U.S. corn futures are expected to start lower Wednesday as weather forecasts indicate rains will give crops a boost.
Traders predict corn for December delivery, the most actively traded contract, will open down 4 cents to 6 cents a bushel at the Chicago Board of Trade. In overnight electronic trading, the contract slid 5 1/4 cents, or 0.8%, to $6.81 1/2 a bushel.
Expectations for rain are weighing on prices as they ease output concerns following a recent Midwestern heat wave. Traders are paying close attention to the weather because farmers need favorable conditions to grow a large crop to replenish low inventories.
"Weather, at least for the western belt and the northern plains, has shown some improvement over the past few days," said Sterling Smith, analyst for Country Hedging, a brokerage firm in Minnesota.
Corn prices have pulled back 14% from all-time highs in early June as concerns about tight supplies have eased. Yet, users of the grain remain jittery about the developing crop, which was planted this spring and will be harvested in the autumn, because inventories are still projected to reach a 15-year low this year.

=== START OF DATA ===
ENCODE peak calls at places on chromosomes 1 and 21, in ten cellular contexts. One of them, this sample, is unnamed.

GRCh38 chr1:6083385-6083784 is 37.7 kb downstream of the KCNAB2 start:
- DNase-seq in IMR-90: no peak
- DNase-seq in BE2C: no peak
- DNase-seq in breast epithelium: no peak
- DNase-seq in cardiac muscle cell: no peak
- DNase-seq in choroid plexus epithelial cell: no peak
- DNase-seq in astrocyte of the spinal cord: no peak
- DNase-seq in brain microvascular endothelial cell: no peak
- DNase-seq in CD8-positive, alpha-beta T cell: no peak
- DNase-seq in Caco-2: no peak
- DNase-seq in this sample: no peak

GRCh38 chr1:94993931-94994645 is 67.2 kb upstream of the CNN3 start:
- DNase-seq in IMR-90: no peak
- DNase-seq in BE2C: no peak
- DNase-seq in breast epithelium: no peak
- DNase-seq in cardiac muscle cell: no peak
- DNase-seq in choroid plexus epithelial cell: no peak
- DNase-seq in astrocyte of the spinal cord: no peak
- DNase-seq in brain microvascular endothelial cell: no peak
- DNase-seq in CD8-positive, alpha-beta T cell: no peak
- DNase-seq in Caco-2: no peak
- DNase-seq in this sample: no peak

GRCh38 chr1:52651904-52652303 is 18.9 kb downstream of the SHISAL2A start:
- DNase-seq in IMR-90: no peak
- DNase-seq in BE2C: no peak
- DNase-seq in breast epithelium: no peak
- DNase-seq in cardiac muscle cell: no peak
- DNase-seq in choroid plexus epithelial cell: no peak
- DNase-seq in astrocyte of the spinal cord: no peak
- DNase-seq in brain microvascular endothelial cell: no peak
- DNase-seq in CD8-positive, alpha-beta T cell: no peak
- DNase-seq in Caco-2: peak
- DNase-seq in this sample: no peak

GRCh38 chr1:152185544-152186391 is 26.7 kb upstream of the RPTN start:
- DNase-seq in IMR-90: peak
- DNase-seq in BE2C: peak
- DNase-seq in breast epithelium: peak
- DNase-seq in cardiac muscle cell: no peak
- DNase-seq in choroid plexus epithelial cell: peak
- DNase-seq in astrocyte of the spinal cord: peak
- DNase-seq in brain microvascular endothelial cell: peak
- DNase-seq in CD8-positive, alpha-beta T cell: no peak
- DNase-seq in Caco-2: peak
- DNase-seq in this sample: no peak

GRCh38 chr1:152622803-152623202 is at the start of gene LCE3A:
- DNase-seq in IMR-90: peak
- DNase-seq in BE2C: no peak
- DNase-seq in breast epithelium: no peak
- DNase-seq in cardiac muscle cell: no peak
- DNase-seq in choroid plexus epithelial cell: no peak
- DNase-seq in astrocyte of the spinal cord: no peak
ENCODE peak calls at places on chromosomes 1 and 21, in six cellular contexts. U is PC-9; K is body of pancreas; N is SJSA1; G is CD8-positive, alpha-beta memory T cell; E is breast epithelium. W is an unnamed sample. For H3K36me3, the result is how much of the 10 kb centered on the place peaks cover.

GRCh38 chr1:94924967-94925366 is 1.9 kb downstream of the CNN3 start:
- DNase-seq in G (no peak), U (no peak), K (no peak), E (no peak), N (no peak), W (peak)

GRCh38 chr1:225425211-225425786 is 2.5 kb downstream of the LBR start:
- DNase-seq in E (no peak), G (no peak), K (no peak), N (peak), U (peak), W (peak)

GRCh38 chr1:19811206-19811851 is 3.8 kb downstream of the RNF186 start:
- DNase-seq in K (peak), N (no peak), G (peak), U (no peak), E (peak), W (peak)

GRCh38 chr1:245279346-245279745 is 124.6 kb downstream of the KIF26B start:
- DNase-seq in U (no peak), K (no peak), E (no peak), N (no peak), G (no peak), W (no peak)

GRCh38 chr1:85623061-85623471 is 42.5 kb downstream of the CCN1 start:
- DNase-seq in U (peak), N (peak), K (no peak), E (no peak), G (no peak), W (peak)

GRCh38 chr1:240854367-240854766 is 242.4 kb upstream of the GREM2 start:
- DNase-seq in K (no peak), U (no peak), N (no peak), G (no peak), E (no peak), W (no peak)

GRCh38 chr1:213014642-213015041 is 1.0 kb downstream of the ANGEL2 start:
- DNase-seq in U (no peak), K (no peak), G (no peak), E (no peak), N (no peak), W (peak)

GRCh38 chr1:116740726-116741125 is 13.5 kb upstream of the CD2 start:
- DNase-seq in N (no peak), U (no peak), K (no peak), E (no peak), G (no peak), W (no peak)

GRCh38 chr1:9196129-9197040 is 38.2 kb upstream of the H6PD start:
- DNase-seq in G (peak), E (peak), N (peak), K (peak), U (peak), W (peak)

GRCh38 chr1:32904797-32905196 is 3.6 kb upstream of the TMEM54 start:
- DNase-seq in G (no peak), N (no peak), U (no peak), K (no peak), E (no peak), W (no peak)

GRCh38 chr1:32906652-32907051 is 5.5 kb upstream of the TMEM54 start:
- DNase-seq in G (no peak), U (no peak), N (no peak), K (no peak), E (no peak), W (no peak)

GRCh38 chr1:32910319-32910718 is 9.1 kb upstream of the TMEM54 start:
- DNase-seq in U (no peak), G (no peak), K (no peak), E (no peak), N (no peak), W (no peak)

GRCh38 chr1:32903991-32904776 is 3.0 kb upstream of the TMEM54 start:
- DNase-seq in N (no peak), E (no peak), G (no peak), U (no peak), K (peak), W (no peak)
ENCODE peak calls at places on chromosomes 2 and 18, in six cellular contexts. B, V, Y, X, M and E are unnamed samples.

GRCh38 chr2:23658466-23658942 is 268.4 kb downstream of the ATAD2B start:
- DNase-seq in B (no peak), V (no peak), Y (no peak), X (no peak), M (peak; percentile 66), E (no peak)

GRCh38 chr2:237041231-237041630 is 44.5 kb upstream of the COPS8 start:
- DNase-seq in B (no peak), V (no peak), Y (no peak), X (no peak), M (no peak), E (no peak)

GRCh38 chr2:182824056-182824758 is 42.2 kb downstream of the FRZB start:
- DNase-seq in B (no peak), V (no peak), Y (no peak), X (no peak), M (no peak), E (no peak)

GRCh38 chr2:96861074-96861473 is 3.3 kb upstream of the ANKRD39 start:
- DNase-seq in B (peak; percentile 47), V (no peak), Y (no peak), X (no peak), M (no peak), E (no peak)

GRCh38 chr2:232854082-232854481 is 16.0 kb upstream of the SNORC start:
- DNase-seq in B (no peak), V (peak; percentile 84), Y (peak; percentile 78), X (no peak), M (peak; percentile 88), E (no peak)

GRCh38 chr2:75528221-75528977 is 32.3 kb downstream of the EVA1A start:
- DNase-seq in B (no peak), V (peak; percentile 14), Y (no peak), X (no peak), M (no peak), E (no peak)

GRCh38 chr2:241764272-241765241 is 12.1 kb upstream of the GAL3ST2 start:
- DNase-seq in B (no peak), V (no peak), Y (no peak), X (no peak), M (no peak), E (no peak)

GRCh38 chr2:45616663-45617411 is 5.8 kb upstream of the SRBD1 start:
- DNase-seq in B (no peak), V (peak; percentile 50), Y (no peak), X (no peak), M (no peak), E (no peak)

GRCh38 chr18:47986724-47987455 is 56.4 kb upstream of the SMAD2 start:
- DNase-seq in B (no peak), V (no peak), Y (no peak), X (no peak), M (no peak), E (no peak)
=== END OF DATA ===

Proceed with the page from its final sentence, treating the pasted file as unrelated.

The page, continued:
Weather forecasts show "heat will return as a big story for central and southern parts of the Midwest" on Wednesday and Thursday but should taper off considerably Friday and Saturday, according to meteorologists at Freese-Notis Weather, a private weather firm. Hot weather can hurt corn because it stresses the crop and, if it persists during the night, doesn't allow plants to rest.
"At least this heat will not last as long as last week," the Freese-Notis meteorologists wrote in a forecast.
Northern and western parts of the Midwest will see the best rains Wednesday and Thursday, according to Freese-Notis. Rain chances will reach the southeastern Corn Belt, "where they really need it," by Friday, the firm predicted.